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Friday 19 July 2019
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Pharmacists in GP practices found to positively impact staff morale and save GP time

Clinical pharmacists in GP practices can save around five hours of GP time per week per practice and boost staff morale

Clinical pharmacists in GP practices can save around five hours of GP time per week and boost staff morale, a study has concluded.
 
The research, published today in the British Journal of General Practice, studied the impact of pharmacists across 16 practices in Inverclyde, caring for 82,000 people in a deprived part of Scotland.
 
The study found that not only can GPs save time they would have spent on prescribing activities but also that adding a pharmacist to the GP practice team improved staff morale and patients safety.
 
An anonymous practice manager who took part in the study said: ‘Pharmacists do not only help the GPs in the biggest way possible, they also help the practice nurse, offering prescribing advice. All of this just makes for a nicer, less stressful day for everyone involved in the prescribing process for patients.’
 
The study concluded that although pharmacists in practices do not represent a ‘cheaper option than GP prescribing’, as they take longer on this activity to ‘focus on safe, appropriate and cost-effective medicine use’.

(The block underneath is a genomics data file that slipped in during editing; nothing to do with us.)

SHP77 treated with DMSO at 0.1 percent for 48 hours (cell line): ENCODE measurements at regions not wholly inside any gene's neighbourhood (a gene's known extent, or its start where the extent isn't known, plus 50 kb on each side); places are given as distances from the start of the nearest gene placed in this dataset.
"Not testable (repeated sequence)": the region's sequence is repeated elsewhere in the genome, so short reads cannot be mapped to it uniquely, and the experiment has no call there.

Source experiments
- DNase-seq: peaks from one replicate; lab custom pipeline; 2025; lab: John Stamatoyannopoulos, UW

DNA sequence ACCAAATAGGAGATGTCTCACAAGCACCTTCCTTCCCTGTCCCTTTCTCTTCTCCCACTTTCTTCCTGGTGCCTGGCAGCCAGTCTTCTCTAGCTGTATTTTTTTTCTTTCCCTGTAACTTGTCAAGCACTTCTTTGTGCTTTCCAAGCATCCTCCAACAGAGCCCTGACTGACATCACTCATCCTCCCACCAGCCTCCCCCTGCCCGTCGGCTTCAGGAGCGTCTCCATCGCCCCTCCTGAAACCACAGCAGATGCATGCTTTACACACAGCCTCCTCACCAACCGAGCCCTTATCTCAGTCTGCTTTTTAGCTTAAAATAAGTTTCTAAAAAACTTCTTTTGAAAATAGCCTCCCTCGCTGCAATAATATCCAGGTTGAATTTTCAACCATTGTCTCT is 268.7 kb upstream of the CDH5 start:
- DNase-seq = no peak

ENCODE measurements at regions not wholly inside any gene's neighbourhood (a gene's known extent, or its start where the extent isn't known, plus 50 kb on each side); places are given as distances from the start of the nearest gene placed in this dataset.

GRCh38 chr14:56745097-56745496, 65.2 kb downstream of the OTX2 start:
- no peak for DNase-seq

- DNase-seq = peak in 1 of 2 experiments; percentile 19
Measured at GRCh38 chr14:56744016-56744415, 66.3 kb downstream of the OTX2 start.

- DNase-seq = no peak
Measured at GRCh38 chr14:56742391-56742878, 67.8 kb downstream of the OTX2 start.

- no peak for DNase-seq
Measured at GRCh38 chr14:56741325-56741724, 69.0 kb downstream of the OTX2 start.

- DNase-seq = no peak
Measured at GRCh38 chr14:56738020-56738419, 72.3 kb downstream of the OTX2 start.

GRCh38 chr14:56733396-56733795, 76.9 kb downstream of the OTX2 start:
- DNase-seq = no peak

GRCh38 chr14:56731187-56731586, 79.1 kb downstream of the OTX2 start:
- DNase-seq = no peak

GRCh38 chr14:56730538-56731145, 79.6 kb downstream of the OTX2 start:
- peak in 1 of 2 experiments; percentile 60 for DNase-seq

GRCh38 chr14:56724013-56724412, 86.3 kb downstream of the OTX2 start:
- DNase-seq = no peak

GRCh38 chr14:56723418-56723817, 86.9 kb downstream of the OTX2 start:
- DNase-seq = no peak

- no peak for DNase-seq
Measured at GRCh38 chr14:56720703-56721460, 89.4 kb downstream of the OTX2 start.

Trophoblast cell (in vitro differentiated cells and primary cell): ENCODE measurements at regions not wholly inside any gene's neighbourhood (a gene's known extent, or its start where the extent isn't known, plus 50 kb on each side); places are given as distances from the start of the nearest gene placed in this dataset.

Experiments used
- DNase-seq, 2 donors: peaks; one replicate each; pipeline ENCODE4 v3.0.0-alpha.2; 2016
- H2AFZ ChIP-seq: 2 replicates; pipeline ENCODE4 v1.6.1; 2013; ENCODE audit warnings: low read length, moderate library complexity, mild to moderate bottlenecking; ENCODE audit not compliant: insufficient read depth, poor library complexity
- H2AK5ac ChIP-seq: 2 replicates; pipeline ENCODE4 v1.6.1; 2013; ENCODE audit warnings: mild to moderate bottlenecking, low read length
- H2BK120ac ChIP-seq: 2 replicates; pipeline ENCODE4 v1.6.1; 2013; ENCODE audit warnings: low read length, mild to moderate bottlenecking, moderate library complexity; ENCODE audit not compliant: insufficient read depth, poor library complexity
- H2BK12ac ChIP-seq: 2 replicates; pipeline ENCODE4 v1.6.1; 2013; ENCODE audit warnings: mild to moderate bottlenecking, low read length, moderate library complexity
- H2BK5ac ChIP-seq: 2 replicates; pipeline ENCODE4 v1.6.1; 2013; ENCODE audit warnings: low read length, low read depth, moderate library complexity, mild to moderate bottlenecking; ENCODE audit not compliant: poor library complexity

However, clinical pharmacist can improve prescribing systems and patient safety, a result that brought the lead authors of the report to ask for long-term secure funding that will enable practices to continue making these progresses through the help of a pharmacist.
 
More than 200 full-time equivalent pharmacists and 47 full-time technicians currently work across half of GP practices in Scotland, as Scottish health secretary Jeane Freeman recently announced at the International Pharmaceutical Federation.
 
The Scottish Government has pledged to ensure that all GP practices have access to a pharmacist with advanced clinical skills by 2021.
 
In 2015, the Scottish Government announced £50m to be invested in primary care services over three years. Around £20.5m were injected in the Primary Care Transformation Fund (2015-18) and part of that money was used to train and recruit 140 full-time equivalent pharmacists.
 
A Scottish Government spokesperson said: 'By 2021 all GP practices in Scotland will have access to pharmacists with advanced clinical skills. These pharmacists, supported by technicians, will take on a range of tasks concerning medicines related issues which patients would normally present to their GP.
 
'Under the new GP contract these pharmacists and support technicians now form the foundation for the pharmacotherapy service, providing an important function in supporting patients with their medicines. To date, around 500 GP practices across Scotland are receiving a level of pharmacy team support based on local need, from this investment.'